NBA Stats Notebook: 5 players who can sustain their early breakouts

NBA Stats Notebook: 5 players who can sustain their early breakouts

It's admittedly fun to ride the small-sample-sized wave of early NBA seasons.

We've already witnessed 58 individual 30-plus-point performances in eight days of action from dozens of different players. The Utah Jazz and Portland Trail Blazers are tied with the Memphis Grizzlies atop the Western Conference standings. And early breakout games have dotted the league's landscape, making fans of all 30 teams (well...) hopeful for what could be on the horizon.

But while it's encouraged to enjoy success in the moment, as analysts, how do we temper expectations and forecast the future? Some players are bound to return to earth, while for others, this first week might truly be the start of something special.

Here are five players who have caught fire so far, and whose environments make sustaining these heat waves a plausible reality:


We start with everyone's favorite "What the heck is happening right now?" team in the Jazz, who are 4-1 despite being a projected basement-dweller/Victor Wembanyama suitor/whatever you'd like to tactfully call a bad basketball team.

Markkanen is leading the charge in the box score with his 22.0-point, 8.8-rebound, 3.0-assist per-game averages. Two of those would be career highs (he averaged 9.0 rebounds per game in 2018-19), and his 64.2% two-point clip would be a career best by far. That's also despite him canning just 24.2% of his threes.

Markkanen turned heads at the end of the summer with his EuroBasket onslaught for Finland. We saw the 25-year-old in a primary scoring role during the tournament, and that's sort of translated to Utah. Markkanen's usage rate (22.6%) and drives per game (6.0) are his highest figures since 2018-19. He's making a stunning 68.4% of his shots when he drives to the basket — bound to recede, but definitely a positive sign when you look at the above footage.

And yet! He's also been used creatively without having to be individually creative, as highlighted by Mat Issa:

Regardless of how the Jazz progress as a team, Markkanen is going to be a featured player barring any sort of trade. He's also an easy bet to return to form as a perimeter shooter. Markkanen currently sports a 29.2% clip on catch-and-shoot threes; he typically hovers around 35%.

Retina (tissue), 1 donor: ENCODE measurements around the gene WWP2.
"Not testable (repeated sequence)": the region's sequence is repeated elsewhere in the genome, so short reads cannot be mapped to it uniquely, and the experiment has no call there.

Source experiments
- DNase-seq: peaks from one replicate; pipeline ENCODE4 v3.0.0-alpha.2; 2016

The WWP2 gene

There's no one standing in the way of Markkanen leading the Jazz in shot attempts, and he's shown signs that he can take on such a responsibility.


A literally perfect, 22-point, 8-for-8 shooting effort from Murphy helped the Pelicans win a game against the Dallas Mavericks without Zion Williamson, Brandon Ingram and Herb Jones. The second-year forward is shooting a lights-out 68.4% from long range and re-establishing himself as a premier young shooting talent in the league. 

However, it's been his aggression attacking closeouts that has really helped Murphy propel his offensive game forward.

Murphy explained to me this summer that he's really worked on anticipating and absorbing contact. That showed up in NBA Summer League, and it's manifesting so far as you can see in the above clips. Murphy is only 3-for-8 on driving attempts so far, but that's already better than his abysmal 21.4% rate as a rookie. He's also been one of the most frequent transition finishers in the NBA, and is even averaging a league-best 1.92 points per possession in transition.

New Orleans hasn't gotten out and running too much, but they project as a team that can capitalize on fast breaks. Murphy is an improved at-rim finisher and can always leak out for threes. It makes him yet another unique weapon for the Pelicans' offense.


Want to talk about a dark-horse candidate for Sixth Man of the Year? Nowell is putting up 16.2 points in just 21.8 minutes per game for the Timberwolves and has effectively filled Malik Beasley's spot in the rotation. The 23-year-old is knocking down just 32.1% of his threes, but he's a proven threat from distance who I expect to improve.

Mark Schindler has been all over the Jaylen Nowell breakout for practically the entire calendar year, so both deserve their flowers: